During these years her writing and publications were mainly academic, both in peer-reviewed journals and in more popular 
magazines. However, in 2004 she won the Australasian Religious Press 
Association Award for best feature article of the year for an account of the impact of the birth of a grandchild suffering from extensive birthmarking.

In 2007 Valerie returned to study, this time for a Master of Arts in Creative Writing. After her husband’s diagnosis of cancer early in 2008 she began to write the poems which were to form the published collection In Due Season – poems of love and loss, an unanticipated outcome of the period that led to his death after many months of almost constant 
hospitalisation. The poems are a chronicle of the year and a record of their lives together. The collection, which has had a 
heart-warming wide public response, won the national Omega Writers CALEB Poetry Prize in 2010.

Valerie continues to live in Adelaide, enjoying her circle of friends, reading, writing, food (cooking and eating!), film, music and opera. She has continued to write, with  awards 
including the Wirra Wirra SA Writers' Centre short story First Prize, the John Bray Roman Poetry award, Studio prizes for both poetry (2008) and prose fiction (2010), and frequent magazine and journal 
publication. Her second verse novel, A Promise of Peaches, was published by Ginninderra Press in March 2011, and was followed by the collection of outrageously twisted versions of Grimms Fairy Tales, published in 2012 by IP (Interactive Publications) under the title Even Grimmer Tales: Not for the Faint-hearted.Her fourth book, Passion Play -The Oberammergau Tales, was launched by Wakefield Press on October 16, 2013, and has had high critical acclaim in journals and newspaper reviews. This was followed in 2014 by the nostalgic Flowers & Forebears, a slim volume in the Ginninderra Press Pocket Poets series, which explores the way that flowers can trigger memories of the past and the people in one's life.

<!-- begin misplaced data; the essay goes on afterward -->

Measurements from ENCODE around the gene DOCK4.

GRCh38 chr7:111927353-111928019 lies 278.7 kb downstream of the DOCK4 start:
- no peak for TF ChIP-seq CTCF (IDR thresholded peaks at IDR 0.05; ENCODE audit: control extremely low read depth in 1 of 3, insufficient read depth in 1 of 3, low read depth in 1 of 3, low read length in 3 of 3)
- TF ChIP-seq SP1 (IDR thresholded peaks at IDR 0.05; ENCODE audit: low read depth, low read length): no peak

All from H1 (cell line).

Travel is still a passion, though with children and grandchildren in four Australian states it becomes hard to find time to go further afield. However, the long journey through China, Mongolia, Siberia, Sweden and Arctic Circle Norway that Valerie and her partner, David Harris, undertook in mid-winter two years ago enabled the achievement of a long-held ambition, to ride a camel in Mongolia in the snow. When asked why, she confesses that she really doesn’t know, but loved every moment of it. That could almost be the story of her life.

The 2013 extended travel in Spain, a month spent driving all over that wonderful country, led to the very satisfying writing of 'A Poem a Day', her personal capturing of the 33 days of the trip (as well as the obligatory journal and thousands of photographs to record the time.) On return, under David's guiding hand this became the book, A Poem a Day, in which each day's poem is accompanied by a single photo in a coffee table production. The following six weeks in Prague were spent mainly in residence as students at Charles University, taking the summer school in Czech Language and Culture, an unforgettable experience. Valerie admits she may not speak Czech yet, but it's left her with an undying attachment to Prague and Czech culture.

In 2014 she repeated the 'poem a day' during a tour of Ireland, leading to another coffee table book, and the following four weeks in Germany were well-timed, before coming home to finalise publication of her sixth book, prose this time, Bystanders, which was released by Wakefield Press in mid 2015, creating great public interest. 

Since then, further travel has led to the writing of Indochina Days, a poetry record of her time in Vietnam and Cambodia, published by Ginninderra Press in 2015 as part of the Picaro Poets series, and, after a tour of South America, another Ginninderra Press publication in 2017, Of Llamas and Piranhas.

Life, she says, is never dull. Unpredictable, true - but there's never been time to get bored. And that's the way she likes it.